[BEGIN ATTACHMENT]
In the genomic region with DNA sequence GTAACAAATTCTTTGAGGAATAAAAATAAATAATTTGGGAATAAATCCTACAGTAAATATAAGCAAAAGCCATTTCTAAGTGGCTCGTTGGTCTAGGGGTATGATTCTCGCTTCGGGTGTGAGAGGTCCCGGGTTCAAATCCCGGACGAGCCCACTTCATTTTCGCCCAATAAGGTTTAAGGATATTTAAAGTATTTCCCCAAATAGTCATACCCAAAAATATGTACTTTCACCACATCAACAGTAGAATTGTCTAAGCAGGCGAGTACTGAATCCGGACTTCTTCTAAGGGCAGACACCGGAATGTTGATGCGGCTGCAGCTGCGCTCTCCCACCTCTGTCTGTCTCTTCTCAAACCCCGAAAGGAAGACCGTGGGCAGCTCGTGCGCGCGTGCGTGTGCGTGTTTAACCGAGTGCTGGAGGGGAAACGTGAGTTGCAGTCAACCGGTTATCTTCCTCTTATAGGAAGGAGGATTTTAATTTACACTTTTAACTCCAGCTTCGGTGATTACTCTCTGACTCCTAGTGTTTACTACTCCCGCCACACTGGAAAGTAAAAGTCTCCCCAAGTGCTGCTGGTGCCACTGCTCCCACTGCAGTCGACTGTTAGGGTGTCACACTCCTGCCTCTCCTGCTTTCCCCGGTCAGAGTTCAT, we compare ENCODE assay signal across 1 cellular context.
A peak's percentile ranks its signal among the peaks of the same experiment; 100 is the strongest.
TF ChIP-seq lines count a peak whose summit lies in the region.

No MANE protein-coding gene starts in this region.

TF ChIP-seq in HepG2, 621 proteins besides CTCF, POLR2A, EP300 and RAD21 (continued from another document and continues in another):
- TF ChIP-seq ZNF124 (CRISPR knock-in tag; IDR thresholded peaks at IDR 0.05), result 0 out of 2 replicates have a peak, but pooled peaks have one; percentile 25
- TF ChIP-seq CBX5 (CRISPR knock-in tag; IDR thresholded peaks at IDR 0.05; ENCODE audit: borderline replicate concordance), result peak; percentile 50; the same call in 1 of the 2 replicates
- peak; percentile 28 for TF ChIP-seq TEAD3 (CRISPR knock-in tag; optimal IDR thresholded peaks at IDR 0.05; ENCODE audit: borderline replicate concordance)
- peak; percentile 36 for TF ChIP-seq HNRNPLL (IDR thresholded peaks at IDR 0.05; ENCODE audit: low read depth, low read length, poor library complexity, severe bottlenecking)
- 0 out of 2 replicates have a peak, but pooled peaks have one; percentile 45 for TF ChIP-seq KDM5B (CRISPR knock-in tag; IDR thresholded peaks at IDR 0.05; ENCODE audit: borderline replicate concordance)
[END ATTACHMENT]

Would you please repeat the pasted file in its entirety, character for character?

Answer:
In the genomic region with DNA sequence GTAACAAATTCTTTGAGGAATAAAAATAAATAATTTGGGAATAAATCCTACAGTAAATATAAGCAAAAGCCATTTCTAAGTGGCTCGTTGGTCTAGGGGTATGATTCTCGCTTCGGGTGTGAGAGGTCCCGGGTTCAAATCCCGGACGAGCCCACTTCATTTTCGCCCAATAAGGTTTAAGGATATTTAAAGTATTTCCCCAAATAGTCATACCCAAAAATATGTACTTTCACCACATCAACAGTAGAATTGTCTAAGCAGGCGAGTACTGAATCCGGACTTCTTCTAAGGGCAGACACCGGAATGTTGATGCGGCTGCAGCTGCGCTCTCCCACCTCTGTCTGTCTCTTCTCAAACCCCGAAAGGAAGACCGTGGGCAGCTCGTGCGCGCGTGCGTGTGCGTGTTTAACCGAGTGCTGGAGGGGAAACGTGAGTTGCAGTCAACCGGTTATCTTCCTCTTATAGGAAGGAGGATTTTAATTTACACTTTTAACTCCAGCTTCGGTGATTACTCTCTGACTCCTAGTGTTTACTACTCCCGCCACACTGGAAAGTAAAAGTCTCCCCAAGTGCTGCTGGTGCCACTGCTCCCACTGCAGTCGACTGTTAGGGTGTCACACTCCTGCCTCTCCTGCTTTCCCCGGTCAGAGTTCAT, we compare ENCODE assay signal across 1 cellular context.
A peak's percentile ranks its signal among the peaks of the same experiment; 100 is the strongest.
TF ChIP-seq lines count a peak whose summit lies in the region.

No MANE protein-coding gene starts in this region.

TF ChIP-seq in HepG2, 621 proteins besides CTCF, POLR2A, EP300 and RAD21 (continued from another document and continues in another):
- TF ChIP-seq ZNF124 (CRISPR knock-in tag; IDR thresholded peaks at IDR 0.05), result 0 out of 2 replicates have a peak, but pooled peaks have one; percentile 25
- TF ChIP-seq CBX5 (CRISPR knock-in tag; IDR thresholded peaks at IDR 0.05; ENCODE audit: borderline replicate concordance), result peak; percentile 50; the same call in 1 of the 2 replicates
- peak; percentile 28 for TF ChIP-seq TEAD3 (CRISPR knock-in tag; optimal IDR thresholded peaks at IDR 0.05; ENCODE audit: borderline replicate concordance)
- peak; percentile 36 for TF ChIP-seq HNRNPLL (IDR thresholded peaks at IDR 0.05; ENCODE audit: low read depth, low read length, poor library complexity, severe bottlenecking)
- 0 out of 2 replicates have a peak, but pooled peaks have one; percentile 45 for TF ChIP-seq KDM5B (CRISPR knock-in tag; IDR thresholded peaks at IDR 0.05; ENCODE audit: borderline replicate concordance)